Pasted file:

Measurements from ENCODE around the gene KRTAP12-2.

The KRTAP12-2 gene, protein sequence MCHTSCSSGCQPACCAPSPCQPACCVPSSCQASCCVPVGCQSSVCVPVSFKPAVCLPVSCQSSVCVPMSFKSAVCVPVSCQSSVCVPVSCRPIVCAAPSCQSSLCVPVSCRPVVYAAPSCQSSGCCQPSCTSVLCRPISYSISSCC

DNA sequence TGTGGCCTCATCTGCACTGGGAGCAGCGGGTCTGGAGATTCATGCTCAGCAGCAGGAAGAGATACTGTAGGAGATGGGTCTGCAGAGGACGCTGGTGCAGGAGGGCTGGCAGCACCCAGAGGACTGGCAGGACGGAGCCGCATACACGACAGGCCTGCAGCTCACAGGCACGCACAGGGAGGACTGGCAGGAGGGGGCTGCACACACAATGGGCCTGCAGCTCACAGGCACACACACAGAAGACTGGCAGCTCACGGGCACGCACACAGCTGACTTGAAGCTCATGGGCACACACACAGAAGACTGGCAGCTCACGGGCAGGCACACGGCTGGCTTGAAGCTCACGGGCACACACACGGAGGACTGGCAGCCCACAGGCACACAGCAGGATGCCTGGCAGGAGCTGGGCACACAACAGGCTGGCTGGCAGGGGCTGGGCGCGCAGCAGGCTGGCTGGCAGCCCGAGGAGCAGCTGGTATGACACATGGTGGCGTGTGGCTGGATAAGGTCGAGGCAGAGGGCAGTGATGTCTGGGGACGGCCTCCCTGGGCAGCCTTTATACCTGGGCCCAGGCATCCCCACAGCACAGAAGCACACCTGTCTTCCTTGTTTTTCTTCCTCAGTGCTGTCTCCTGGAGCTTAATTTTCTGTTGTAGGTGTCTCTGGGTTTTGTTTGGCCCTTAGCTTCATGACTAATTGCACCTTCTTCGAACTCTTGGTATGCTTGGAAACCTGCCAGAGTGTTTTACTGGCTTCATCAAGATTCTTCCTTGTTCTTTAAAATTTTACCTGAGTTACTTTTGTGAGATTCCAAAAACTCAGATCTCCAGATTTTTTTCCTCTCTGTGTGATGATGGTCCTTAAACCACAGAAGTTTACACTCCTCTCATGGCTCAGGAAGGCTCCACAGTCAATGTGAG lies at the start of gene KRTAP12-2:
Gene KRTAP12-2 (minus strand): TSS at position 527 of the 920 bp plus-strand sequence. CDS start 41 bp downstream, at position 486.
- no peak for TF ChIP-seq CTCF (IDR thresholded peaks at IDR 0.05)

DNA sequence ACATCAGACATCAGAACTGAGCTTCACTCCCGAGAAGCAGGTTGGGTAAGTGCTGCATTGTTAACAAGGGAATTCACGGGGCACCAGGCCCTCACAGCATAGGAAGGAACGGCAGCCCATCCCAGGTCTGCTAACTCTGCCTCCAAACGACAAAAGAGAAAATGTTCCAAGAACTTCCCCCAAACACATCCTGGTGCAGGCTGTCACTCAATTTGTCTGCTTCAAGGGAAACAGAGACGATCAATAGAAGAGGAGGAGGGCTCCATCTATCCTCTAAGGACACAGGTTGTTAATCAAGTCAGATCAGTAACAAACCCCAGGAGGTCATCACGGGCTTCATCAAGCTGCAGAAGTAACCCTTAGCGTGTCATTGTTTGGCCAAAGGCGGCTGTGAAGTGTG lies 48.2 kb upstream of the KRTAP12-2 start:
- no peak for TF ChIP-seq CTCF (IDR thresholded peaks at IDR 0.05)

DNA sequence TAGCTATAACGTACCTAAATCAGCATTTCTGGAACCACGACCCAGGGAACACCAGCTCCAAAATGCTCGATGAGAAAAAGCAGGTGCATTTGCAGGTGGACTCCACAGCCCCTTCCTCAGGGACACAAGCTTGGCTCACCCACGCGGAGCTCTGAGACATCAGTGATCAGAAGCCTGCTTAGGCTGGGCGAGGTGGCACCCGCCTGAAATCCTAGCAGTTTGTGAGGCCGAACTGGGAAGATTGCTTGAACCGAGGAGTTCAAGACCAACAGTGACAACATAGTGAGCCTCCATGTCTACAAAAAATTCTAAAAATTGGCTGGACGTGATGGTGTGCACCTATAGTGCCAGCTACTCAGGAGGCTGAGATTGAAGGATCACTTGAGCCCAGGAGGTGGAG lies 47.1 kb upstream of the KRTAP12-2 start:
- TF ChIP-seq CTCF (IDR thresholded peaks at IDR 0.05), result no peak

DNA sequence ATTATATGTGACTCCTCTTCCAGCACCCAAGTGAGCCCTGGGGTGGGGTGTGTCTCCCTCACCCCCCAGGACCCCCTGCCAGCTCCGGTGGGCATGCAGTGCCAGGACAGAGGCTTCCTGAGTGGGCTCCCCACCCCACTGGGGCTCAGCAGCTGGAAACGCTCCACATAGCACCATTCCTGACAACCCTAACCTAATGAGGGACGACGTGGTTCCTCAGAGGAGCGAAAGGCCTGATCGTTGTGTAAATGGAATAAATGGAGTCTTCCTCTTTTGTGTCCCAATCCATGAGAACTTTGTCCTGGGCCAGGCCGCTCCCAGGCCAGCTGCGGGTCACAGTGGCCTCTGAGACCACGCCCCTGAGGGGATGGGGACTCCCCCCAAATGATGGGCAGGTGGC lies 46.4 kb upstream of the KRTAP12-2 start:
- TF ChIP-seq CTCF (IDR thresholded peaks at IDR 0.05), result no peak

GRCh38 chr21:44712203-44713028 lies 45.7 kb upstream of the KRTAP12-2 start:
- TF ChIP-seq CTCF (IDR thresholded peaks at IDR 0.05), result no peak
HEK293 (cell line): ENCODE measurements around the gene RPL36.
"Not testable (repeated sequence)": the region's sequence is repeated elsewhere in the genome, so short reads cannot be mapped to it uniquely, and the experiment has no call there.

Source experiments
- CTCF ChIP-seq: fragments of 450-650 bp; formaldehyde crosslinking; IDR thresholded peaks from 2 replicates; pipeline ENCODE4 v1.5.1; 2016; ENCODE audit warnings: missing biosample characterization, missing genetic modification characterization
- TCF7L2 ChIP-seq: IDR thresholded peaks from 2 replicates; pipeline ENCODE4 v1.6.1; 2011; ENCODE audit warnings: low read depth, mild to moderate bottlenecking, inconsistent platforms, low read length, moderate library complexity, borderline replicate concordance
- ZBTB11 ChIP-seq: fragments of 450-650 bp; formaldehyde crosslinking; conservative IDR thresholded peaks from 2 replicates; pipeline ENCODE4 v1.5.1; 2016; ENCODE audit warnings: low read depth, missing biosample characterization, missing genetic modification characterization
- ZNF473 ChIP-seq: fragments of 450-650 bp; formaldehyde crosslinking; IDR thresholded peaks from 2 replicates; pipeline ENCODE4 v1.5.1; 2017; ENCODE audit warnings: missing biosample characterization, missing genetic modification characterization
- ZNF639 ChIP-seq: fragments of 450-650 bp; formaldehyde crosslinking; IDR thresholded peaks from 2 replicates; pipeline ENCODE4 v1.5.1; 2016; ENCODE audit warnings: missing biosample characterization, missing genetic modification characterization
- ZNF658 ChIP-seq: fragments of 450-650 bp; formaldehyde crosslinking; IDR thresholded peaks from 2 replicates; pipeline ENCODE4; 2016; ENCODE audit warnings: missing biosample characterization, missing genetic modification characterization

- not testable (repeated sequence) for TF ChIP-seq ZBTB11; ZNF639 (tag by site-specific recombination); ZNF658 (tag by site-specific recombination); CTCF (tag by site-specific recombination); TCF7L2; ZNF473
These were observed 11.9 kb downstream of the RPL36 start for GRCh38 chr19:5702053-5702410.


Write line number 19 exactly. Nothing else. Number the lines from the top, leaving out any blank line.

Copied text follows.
- ZBTB11 ChIP-seq: fragments of 450-650 bp; formaldehyde crosslinking; conservative IDR thresholded peaks from 2 replicates; pipeline ENCODE4 v1.5.1; 2016; ENCODE audit warnings: low read depth, missing biosample characterization, missing genetic modification characterization